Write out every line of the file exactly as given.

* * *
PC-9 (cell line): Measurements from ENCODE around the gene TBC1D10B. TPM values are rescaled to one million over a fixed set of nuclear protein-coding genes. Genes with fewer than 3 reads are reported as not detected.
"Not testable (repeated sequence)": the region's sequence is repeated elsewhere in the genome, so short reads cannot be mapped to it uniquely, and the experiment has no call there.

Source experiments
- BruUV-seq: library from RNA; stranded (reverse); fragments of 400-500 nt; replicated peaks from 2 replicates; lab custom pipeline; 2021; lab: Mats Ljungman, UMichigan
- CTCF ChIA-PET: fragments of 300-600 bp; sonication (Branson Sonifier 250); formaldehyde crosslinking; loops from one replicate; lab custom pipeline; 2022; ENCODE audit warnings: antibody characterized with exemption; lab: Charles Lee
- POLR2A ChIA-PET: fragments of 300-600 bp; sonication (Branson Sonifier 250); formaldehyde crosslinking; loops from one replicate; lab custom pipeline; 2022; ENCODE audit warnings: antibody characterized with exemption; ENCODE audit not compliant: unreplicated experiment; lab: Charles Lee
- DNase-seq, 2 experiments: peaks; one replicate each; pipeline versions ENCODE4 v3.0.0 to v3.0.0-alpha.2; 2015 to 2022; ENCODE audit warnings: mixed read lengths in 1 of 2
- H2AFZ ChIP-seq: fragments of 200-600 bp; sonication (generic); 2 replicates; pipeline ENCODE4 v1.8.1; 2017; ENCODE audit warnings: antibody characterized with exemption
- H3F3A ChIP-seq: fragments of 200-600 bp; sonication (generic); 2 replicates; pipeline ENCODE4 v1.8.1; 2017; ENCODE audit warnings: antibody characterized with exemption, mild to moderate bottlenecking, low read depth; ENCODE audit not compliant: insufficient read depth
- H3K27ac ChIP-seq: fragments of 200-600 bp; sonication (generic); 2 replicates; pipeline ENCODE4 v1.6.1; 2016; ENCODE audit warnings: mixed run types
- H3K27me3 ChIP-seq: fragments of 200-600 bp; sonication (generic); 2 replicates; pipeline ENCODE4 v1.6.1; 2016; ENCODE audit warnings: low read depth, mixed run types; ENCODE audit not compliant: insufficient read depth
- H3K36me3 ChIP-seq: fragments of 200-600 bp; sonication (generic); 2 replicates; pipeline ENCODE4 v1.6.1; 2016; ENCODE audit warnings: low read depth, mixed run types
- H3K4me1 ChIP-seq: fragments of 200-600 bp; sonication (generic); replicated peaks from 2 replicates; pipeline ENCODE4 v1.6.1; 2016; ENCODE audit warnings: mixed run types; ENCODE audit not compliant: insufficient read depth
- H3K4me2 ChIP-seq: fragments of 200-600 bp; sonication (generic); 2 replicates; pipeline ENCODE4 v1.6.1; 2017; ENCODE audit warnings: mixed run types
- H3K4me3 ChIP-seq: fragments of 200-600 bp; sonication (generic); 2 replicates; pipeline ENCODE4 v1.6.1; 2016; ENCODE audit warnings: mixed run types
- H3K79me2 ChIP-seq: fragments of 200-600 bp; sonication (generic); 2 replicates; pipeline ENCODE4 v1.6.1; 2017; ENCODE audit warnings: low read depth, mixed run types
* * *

PC-9 (cell line): Measurements from ENCODE around the gene TBC1D10B. TPM values are rescaled to one million over a fixed set of nuclear protein-coding genes. Genes with fewer than 3 reads are reported as not detected.
"Not testable (repeated sequence)": the region's sequence is repeated elsewhere in the genome, so short reads cannot be mapped to it uniquely, and the experiment has no call there.

Source experiments
- BruUV-seq: library from RNA; stranded (reverse); fragments of 400-500 nt; replicated peaks from 2 replicates; lab custom pipeline; 2021; lab: Mats Ljungman, UMichigan
- CTCF ChIA-PET: fragments of 300-600 bp; sonication (Branson Sonifier 250); formaldehyde crosslinking; loops from one replicate; lab custom pipeline; 2022; ENCODE audit warnings: antibody characterized with exemption; lab: Charles Lee
- POLR2A ChIA-PET: fragments of 300-600 bp; sonication (Branson Sonifier 250); formaldehyde crosslinking; loops from one replicate; lab custom pipeline; 2022; ENCODE audit warnings: antibody characterized with exemption; ENCODE audit not compliant: unreplicated experiment; lab: Charles Lee
- DNase-seq, 2 experiments: peaks; one replicate each; pipeline versions ENCODE4 v3.0.0 to v3.0.0-alpha.2; 2015 to 2022; ENCODE audit warnings: mixed read lengths in 1 of 2
- H2AFZ ChIP-seq: fragments of 200-600 bp; sonication (generic); 2 replicates; pipeline ENCODE4 v1.8.1; 2017; ENCODE audit warnings: antibody characterized with exemption
- H3F3A ChIP-seq: fragments of 200-600 bp; sonication (generic); 2 replicates; pipeline ENCODE4 v1.8.1; 2017; ENCODE audit warnings: antibody characterized with exemption, mild to moderate bottlenecking, low read depth; ENCODE audit not compliant: insufficient read depth
- H3K27ac ChIP-seq: fragments of 200-600 bp; sonication (generic); 2 replicates; pipeline ENCODE4 v1.6.1; 2016; ENCODE audit warnings: mixed run types
- H3K27me3 ChIP-seq: fragments of 200-600 bp; sonication (generic); 2 replicates; pipeline ENCODE4 v1.6.1; 2016; ENCODE audit warnings: low read depth, mixed run types; ENCODE audit not compliant: insufficient read depth
- H3K36me3 ChIP-seq: fragments of 200-600 bp; sonication (generic); 2 replicates; pipeline ENCODE4 v1.6.1; 2016; ENCODE audit warnings: low read depth, mixed run types
- H3K4me1 ChIP-seq: fragments of 200-600 bp; sonication (generic); replicated peaks from 2 replicates; pipeline ENCODE4 v1.6.1; 2016; ENCODE audit warnings: mixed run types; ENCODE audit not compliant: insufficient read depth
- H3K4me2 ChIP-seq: fragments of 200-600 bp; sonication (generic); 2 replicates; pipeline ENCODE4 v1.6.1; 2017; ENCODE audit warnings: mixed run types
- H3K4me3 ChIP-seq: fragments of 200-600 bp; sonication (generic); 2 replicates; pipeline ENCODE4 v1.6.1; 2016; ENCODE audit warnings: mixed run types
- H3K79me2 ChIP-seq: fragments of 200-600 bp; sonication (generic); 2 replicates; pipeline ENCODE4 v1.6.1; 2017; ENCODE audit warnings: low read depth, mixed run types